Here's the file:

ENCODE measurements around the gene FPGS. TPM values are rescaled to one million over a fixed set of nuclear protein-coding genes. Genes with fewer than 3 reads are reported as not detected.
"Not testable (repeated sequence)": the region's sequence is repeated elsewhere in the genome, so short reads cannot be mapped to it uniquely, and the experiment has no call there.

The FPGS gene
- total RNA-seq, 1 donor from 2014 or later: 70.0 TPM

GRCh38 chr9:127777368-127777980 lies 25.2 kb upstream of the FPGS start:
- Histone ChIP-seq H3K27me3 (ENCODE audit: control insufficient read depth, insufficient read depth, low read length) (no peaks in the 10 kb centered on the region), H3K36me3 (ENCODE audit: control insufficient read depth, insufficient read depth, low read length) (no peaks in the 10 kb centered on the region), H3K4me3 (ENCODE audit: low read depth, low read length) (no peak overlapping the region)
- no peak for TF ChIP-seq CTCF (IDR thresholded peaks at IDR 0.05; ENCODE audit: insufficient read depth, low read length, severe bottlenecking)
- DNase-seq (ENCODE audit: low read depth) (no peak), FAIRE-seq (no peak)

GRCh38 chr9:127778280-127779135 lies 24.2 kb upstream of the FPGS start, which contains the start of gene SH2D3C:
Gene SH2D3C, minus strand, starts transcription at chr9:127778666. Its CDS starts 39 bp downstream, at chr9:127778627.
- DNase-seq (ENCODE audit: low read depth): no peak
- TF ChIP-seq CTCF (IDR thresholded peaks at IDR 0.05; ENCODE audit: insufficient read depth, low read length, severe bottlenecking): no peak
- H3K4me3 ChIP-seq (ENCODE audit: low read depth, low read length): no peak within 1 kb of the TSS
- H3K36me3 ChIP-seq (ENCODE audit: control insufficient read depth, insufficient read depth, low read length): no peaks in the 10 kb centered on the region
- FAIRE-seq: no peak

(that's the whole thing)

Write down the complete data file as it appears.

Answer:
ENCODE measurements around the gene FPGS. TPM values are rescaled to one million over a fixed set of nuclear protein-coding genes. Genes with fewer than 3 reads are reported as not detected.
"Not testable (repeated sequence)": the region's sequence is repeated elsewhere in the genome, so short reads cannot be mapped to it uniquely, and the experiment has no call there.

The FPGS gene
- total RNA-seq, 1 donor from 2014 or later: 70.0 TPM

GRCh38 chr9:127777368-127777980 lies 25.2 kb upstream of the FPGS start:
- Histone ChIP-seq H3K27me3 (ENCODE audit: control insufficient read depth, insufficient read depth, low read length) (no peaks in the 10 kb centered on the region), H3K36me3 (ENCODE audit: control insufficient read depth, insufficient read depth, low read length) (no peaks in the 10 kb centered on the region), H3K4me3 (ENCODE audit: low read depth, low read length) (no peak overlapping the region)
- no peak for TF ChIP-seq CTCF (IDR thresholded peaks at IDR 0.05; ENCODE audit: insufficient read depth, low read length, severe bottlenecking)
- DNase-seq (ENCODE audit: low read depth) (no peak), FAIRE-seq (no peak)

GRCh38 chr9:127778280-127779135 lies 24.2 kb upstream of the FPGS start, which contains the start of gene SH2D3C:
Gene SH2D3C, minus strand, starts transcription at chr9:127778666. Its CDS starts 39 bp downstream, at chr9:127778627.
- DNase-seq (ENCODE audit: low read depth): no peak
- TF ChIP-seq CTCF (IDR thresholded peaks at IDR 0.05; ENCODE audit: insufficient read depth, low read length, severe bottlenecking): no peak
- H3K4me3 ChIP-seq (ENCODE audit: low read depth, low read length): no peak within 1 kb of the TSS
- H3K36me3 ChIP-seq (ENCODE audit: control insufficient read depth, insufficient read depth, low read length): no peaks in the 10 kb centered on the region
- FAIRE-seq: no peak